On-Line Solutions To Injection Molding Problems
Cycle Time Too Short
Explanation: In the process of minimizing overall cycle times to reduce manufacturing costs, many molders reduce the cooling portion of the cycle. This results in the surface skin of the molded part not being fully solidified when the part is ejected from the mold. Because of this, some of the gases that are formed during molding are allowed to expand against this soft skin. Blisters are formed because the gases are not constrained.
Solution: Although it may impact the manufacturing cost, the way to minimize blisters caused by short cooling time is to increase the ``mold closed'' portion of the cycle. Reducing mold temperatures may also help, but this practice may cause undue stress because of the increased injection pressure requirements. And, an increase of back-pressure may help remove the gases before they enter the mold.
Injection Speed Too High
Explanation: While it is usually best to inject at high speeds, too high a speed will cause a turbulence that traps air pockets. The air may not have a chance to escape through normal venting practices and may show up as surface blisters.
Solution: Reducing the injection speed will reduce the tendency for turbulence and trapped air pockets will not form.
Improper Gate Location
Explanation: As material travels through the gate and enters the cavity it seeks the path of least resistance. An improper gate location can cause the material to take an improper path and not properly push the trapped air out in front of it.
Solution: Consideration of material flow paths and vent locations at the mold design stage will minimize trapped air blister problems on new molds. Existing molds may require relocating the gate. Gates should normally be located in the thickest section of the part.
Explanation: The correct size, location, and shape of vents should be considered and analyzed in the mold design stages. Inadequate venting will not allow trapped and gases to escape from a mold and this may result in blisters, burns, or other defects.
Solution: Venting is a very important part of the hole molding process. The parting line perimeter of the cavity should contain vents equal to 30% of that perimeter. Another rule-of-thumb is to place a vent at every inch along the parting line perimeter. And, the runner should be vented.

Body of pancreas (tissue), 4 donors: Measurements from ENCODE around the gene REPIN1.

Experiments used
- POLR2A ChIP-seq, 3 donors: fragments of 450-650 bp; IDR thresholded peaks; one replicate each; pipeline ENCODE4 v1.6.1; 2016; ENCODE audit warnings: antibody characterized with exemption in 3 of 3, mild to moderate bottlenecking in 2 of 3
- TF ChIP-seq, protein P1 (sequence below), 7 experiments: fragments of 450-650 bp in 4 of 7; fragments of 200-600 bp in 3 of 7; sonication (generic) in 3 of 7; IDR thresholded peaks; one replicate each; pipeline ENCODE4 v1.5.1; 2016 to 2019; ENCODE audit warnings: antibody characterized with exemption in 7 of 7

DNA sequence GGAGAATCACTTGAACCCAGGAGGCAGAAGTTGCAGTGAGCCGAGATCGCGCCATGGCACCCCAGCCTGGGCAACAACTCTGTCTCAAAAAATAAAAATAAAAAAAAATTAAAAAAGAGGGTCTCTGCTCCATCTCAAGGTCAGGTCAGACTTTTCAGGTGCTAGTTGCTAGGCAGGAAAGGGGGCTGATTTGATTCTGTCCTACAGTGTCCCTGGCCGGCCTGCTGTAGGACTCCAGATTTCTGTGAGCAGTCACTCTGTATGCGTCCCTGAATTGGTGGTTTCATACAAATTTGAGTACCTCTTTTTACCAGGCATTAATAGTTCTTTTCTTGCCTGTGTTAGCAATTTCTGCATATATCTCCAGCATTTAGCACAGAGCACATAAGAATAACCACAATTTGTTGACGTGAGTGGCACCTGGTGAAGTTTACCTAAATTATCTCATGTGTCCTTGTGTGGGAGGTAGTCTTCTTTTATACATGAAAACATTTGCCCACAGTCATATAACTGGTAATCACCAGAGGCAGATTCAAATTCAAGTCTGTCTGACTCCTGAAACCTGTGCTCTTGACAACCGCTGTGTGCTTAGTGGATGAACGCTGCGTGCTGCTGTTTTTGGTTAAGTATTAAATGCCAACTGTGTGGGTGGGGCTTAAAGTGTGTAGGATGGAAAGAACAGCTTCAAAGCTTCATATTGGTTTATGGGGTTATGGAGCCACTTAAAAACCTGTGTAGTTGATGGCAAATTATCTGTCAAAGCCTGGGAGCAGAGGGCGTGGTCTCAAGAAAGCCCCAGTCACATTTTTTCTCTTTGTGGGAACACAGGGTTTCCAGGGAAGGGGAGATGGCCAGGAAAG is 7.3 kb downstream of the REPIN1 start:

Use Of Highly Volatile Resins
Explanation: Some molding materials (such as liquid crystal polymer) release a large amount of volatile gases during the plasticizing portion of the molding process. These gases need a chance to escape from the injection barrel before being injected into the mold.
Solution: Back pressure control can be used to accommodate this condition, and some success has been achieved through utilization of vented barrels on the machine itself.
Explanation: Improperly dried or stored molding material will contain excessive moisture because all plastics either have a tendency to absorb moisture from the atmosphere or hold moisture that has accumulated through condensation or spillage. When processed, this moisture turns to steam in the melt flow and will form pockets of trapped gas that may show up as blisters in the molded part.
Solution: Properly dry the material before using and store it correctly to minimize future absorption or accumulation of moisture. Most materials need to be dried to a dew point reading of between -20 and -40 degrees F. This equates to a level of less than 0.10% by weight. And remember that the material must be used within two hours of drying or moisture can accumulate again. Even regrind must be dried before using if it is allowed to stand for more than two hours.
Early Gate Opening
Explanation: It is possible that the machine operator can cause blisters by opening the safety gate too soon. Depending on the age and type of molding machine, this can cause the mold to open before a hard skin has had time to form on the molded part. Trapped gases will be allowed to expand and form blisters on the surface of the part.
Solution: If possible, run the machine on automatic cycle, using the operator only to interrupt the cycle if an emergency occurs. Use a robot if an ``operator'' is really necessary. And, instruct all employees on the importance of maintaining consistent cycles.
Blisters can be defined as raised defects on the surface of a molded part caused by trapped gases in the part that could not escape before the surface began to ``skin'' during the molding process.
Some common causes and solutions are listed below.
NOTE: For more detailed information on the causes and solutions of injection molding defects you can find it in our BOOK, or ONLINE SEMINAR.
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